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I hear the headlined refrain daily.

No, not from my clients (thankfully) – from my preschooler and toddler.

And I rarely believe them.  They usually are conspiring with each other.

I give my clients, on the other hand, the benefit of the doubt.

“I had no idea!”  “He never told me!” “I was not involved in any part of this.”

These can be common reactions from clients, or anyone, to the surprise of bad or unexpected news.

This is especially true upon learning of previously unknown debts or, even worse, wrongful activity, undertaken by those you trust the most – your spouse, your trusted friend, or your business partner.

If you didn’t have anything to do with causing the problem, you can’t be responsible for it, right?

Wrong, according to the U.S. Supreme Court.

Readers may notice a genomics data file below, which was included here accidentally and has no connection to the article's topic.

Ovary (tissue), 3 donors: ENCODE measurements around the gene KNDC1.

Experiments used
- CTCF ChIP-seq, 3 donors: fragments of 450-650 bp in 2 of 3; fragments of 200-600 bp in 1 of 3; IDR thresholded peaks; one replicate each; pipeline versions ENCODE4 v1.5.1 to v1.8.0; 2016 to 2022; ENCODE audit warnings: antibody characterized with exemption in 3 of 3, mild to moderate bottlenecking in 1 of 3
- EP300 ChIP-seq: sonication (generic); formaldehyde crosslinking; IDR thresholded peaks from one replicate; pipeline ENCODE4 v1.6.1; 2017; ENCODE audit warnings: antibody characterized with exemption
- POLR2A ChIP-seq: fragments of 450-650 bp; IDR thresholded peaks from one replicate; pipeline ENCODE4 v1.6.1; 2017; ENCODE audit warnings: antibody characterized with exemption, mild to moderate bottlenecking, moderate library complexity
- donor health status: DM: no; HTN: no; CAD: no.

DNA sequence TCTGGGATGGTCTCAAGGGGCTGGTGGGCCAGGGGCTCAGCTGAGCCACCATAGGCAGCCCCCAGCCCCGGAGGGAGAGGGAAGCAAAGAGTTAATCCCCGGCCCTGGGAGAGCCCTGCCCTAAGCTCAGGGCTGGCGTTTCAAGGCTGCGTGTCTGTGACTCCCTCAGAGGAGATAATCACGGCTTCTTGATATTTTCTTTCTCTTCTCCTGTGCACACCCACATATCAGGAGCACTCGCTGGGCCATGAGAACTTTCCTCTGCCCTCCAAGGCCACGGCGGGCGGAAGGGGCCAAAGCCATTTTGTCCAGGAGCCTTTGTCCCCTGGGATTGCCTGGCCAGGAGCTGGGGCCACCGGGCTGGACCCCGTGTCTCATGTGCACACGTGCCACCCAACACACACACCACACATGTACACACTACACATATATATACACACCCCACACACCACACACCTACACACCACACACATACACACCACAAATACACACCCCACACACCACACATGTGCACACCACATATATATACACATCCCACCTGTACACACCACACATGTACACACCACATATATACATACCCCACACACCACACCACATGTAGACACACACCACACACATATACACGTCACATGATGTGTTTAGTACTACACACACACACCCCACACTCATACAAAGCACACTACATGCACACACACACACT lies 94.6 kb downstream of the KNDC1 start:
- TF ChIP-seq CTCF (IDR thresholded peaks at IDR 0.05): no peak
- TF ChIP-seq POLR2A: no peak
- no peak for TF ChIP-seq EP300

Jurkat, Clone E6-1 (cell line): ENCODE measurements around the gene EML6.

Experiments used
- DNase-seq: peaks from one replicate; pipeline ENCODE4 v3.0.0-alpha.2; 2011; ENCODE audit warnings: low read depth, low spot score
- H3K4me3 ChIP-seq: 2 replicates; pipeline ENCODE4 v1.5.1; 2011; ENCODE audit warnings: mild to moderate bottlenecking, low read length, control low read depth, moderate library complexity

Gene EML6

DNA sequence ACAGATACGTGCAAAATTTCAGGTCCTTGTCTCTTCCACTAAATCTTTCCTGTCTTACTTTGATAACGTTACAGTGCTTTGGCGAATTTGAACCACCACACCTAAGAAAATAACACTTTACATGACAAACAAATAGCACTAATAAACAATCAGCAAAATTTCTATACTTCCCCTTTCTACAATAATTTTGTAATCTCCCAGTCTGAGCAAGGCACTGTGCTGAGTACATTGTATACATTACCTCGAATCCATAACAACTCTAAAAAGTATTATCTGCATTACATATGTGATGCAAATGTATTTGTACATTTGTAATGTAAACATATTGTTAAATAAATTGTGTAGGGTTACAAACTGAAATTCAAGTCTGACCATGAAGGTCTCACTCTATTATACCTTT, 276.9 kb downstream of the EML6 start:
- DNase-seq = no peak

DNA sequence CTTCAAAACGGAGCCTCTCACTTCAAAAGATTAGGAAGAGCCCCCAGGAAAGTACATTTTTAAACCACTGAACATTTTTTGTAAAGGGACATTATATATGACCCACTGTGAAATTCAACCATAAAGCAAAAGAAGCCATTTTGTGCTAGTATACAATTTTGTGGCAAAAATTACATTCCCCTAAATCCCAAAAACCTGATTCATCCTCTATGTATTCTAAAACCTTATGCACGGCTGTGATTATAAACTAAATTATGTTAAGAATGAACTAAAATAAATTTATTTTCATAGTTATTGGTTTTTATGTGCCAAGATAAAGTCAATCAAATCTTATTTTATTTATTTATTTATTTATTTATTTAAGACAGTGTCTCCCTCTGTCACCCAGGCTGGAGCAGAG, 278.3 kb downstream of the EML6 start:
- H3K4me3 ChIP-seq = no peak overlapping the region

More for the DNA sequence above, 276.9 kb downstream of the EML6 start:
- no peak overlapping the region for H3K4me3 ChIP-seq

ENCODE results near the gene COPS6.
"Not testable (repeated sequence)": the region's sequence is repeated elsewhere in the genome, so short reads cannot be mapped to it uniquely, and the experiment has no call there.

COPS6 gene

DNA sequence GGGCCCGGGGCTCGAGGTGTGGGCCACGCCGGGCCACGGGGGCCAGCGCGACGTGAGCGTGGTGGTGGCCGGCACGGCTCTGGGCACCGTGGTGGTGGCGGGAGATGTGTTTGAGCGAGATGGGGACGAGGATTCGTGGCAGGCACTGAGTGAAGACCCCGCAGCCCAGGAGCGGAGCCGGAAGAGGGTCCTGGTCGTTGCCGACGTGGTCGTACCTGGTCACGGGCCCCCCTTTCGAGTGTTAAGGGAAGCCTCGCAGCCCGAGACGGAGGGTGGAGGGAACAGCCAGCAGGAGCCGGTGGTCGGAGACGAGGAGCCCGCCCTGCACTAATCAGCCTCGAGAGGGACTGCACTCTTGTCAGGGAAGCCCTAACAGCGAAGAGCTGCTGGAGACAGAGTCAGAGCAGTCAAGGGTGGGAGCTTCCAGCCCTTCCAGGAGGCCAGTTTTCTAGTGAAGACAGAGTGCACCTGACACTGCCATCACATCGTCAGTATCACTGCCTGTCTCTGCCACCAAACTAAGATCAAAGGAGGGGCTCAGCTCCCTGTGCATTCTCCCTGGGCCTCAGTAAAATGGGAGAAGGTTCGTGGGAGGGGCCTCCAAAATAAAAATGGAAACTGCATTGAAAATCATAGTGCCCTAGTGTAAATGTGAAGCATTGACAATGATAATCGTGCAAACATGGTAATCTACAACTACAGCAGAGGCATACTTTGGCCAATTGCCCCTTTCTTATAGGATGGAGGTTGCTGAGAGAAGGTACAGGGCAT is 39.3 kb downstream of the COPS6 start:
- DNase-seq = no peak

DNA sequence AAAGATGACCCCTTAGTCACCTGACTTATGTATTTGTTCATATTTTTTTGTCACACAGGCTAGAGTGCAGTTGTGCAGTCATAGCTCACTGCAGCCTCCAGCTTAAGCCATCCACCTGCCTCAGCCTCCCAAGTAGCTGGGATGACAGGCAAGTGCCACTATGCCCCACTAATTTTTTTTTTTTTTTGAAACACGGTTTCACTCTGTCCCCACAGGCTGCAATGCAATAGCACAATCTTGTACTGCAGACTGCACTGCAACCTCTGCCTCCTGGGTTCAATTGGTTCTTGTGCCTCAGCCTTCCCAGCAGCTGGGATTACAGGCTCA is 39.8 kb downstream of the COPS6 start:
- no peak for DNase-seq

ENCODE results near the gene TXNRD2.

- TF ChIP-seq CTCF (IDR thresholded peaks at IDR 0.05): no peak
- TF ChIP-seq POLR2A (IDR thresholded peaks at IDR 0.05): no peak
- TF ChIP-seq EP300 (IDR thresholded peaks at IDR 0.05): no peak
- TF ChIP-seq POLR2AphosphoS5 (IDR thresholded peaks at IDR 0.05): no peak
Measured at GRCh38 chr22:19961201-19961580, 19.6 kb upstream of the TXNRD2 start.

Earlier this year, the U.S. Supreme Court ruled that individuals cannot use bankruptcy to wipe out debts fraudulently incurred by a partner, even if the other partner was not involved in the fraud.

The Court reached its decision by focusing on how the debt was fraudulently incurred, not who incurred it.

“That’s not fair!”  (Again, a common refrain in my house.)

True, it may not be fair to the innocent partner.

His or her only recourse, if any, may be to try to recover his or her losses from the fraudster, though the chance of recovery may be slim to none.

Nonetheless, it is likely the fairest outcome for the innocent victim of fraud.

We all want to trust our personal and business partners.

It’s less work, after all, to sit back and let someone else handle the deal or project.

Less work now, however, can mean more liability later.

To protect yourself, be aware of your spouse’s or business partner’s conduct.

Ask questions. Stay on top of financial issues. Don’t ignore red flags.

Don’t sign a document without knowing all material facts about its origin and its ramifications.

And if you need help, contact your FOS attorney.